Posted by: irishhungercomm | May 15, 2012

Minister Deenihan at the National Famine Commemoration

Speech for Minister Deenihan at the National Famine Commemoration,  
Drogheda, Co. Louth, 13th May 2012

An Taoiseach, Ministers, Members of the Oireachtas, Northern Ireland Legislative Assembly, Mayor of Drogheda, Councillors, people of Drogheda and distinguished guests,.

Is mór an onóir dom a bheith anseo inniu mar Chathaoirleach ar Choiste Cuimhneacháin Náisiúnta an Ghorta Mhóir chun fáilte a chur romhaibh chuig Cuimhneachán Náisiúnta na bliana seo i nDroichead Átha.  Ba mhaith liom mo bhuíochas a ghabháil leis an Taoiseach, Éanna Ó Coinnigh, as a bheith linn anseo inniu chun ómós a léiriú d’íospartaigh an Ghorta Mhóir agus chun iad a thabhairt chun cuimhne.

I am honoured to be here today as Chair of the National Famine Commemoration Committee to welcome you to this year’s National Famine Commemoration in Drogheda.  I would like to thank An Taoiseach, Enda Kenny T.D. for being with us here today to honour and remember the victims of the Great Famine.  The fact that so many people are here today shows the deep respect still held by Irish people for those that suffered during that time.  That we are here on this quay, where so many people stood all those years ago as they tried desperately to escape the horror of famine, lends a deep poignancy to today’s event.

Drogheda during the Famine years was the second largest port of departure for over one million people who were forced to emigrate.  Some travelled only as far as Britain while others became known as ‘two boaters’ travelling onwards from Britain to North America and other parts of the world.  As a result, there is Irish representation in almost every country in the world and a unique diaspora of Irish people has been created. The ceremony this year sees the highest number of representatives from our Diplomatic Corps in attendance.  Their attendance at this ceremony is a tribute to the role of this Irish Diaspora in the wider world today.

I accompanied President Higgins to the overseas famine commemoration in Boston last week where he spoke to a huge gathering of people – all there to commemorate those who had lost their lives during the famine and those who moved to Boston to begin a new life.  In one day in April 1847, – ‘Black 47’, – 1,000 Irish people arrived in Boston and 37,000 arrived in the city altogether that year.  Many of these began their journeys here in Drogheda and we remember them here today.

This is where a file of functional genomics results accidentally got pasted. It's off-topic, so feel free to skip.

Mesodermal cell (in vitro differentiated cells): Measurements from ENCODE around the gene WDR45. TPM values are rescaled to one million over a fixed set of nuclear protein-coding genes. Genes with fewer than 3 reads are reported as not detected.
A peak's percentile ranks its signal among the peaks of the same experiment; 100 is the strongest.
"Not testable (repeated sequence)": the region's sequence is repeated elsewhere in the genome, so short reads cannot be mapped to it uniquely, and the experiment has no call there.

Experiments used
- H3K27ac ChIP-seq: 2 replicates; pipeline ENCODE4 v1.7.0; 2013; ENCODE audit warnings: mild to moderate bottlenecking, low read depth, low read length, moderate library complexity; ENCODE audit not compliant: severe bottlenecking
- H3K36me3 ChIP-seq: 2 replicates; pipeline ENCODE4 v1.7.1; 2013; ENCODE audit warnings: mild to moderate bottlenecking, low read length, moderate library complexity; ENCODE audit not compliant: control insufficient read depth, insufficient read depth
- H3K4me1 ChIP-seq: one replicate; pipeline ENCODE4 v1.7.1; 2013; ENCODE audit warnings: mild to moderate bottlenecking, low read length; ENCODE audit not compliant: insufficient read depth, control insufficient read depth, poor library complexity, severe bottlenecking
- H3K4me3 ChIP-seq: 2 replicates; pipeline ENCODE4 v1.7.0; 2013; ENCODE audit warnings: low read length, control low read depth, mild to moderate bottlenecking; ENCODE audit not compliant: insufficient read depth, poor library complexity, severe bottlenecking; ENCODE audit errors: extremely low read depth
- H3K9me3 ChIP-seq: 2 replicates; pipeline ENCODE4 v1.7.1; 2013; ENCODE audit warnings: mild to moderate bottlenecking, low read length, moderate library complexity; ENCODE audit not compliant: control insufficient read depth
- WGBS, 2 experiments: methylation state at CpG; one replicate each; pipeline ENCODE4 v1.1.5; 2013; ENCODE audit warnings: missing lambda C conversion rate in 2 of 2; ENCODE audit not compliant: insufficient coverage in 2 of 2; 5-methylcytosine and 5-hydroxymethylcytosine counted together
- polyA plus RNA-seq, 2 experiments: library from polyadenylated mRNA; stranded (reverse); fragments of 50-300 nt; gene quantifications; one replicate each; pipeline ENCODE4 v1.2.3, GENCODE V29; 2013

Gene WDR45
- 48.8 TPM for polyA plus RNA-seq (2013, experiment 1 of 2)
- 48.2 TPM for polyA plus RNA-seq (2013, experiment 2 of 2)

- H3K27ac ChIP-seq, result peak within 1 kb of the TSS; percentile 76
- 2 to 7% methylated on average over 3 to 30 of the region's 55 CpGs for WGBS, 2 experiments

I think that it is also appropriate that we remember Fr. Patrick Dowd who was born in 1813 and parish priest of Drogheda from 1843 to 1847, during the height of the famine.  He moved to Montreal in 1848 to work with the Grey Nuns looking after the Irish famine victims.

I understand that 2012 is a special year for Drogheda and that the community here are commemorating Drogheda’s 600th year since its unification of twin towns north and south of the river Boyne.  I am delighted therefore that the National Famine Commemoration is taking place here as it is clear that the community in Drogheda have a rich appreciation of their history.  The role of Drogheda as a key port during the famine was a key factor in holding the National Famine Commemoration here and I would like to thank Drogheda Civic Trust for engaging with the National Famine Commemoration Committee and instigating the process which has culminated in today’s event.

I would like to express my sincere gratitude to the participants in today’s ceremony and to everyone whose commitment has ensured that the tragic events of An Gorta Mór are being so respectfully remembered here today.  I understand that the local programme of famine related events held over the past two weeks has been extremely successful and thought provoking and I congratulate all involved.  I would also like to pay tribute to the local famine organising committee, to Drogheda Borough Council and Drogheda Port Authority for their involvement in today’s event.

The events of the previous two weeks included a recreation of the soup kitchen in the yard of Drogheda Borough Council which was the site of one of many soup kitchens during famine times.  I understand that local schools gave a number of performances at this event and helped raise a significant amount of money for Drogheda Homeless Aid.  This shows that through our remembrance of those who suffered during the famine, we can also help those who are suffering from hunger in today’s world.

As we reflect on An Gorta Mor, we remember that almost a billion people are hungry in the world today and how Ireland and its people respond to the challenge of making hunger history through the work of Irish Aid; our NGOs such as Gorta who were heavily involved in the local programme of events over the last few weeks and our missionaries such as the Medical Missionaries of Mary (who celebrate their 75th anniversary this year) to name but a few.

Finally, I must acknowledge and thank the members of the National Famine Commemoration Committee for their work in developing the concept of an annual National Famine Commemoration and for ensuring that the victims of the famine are appropriately remembered.


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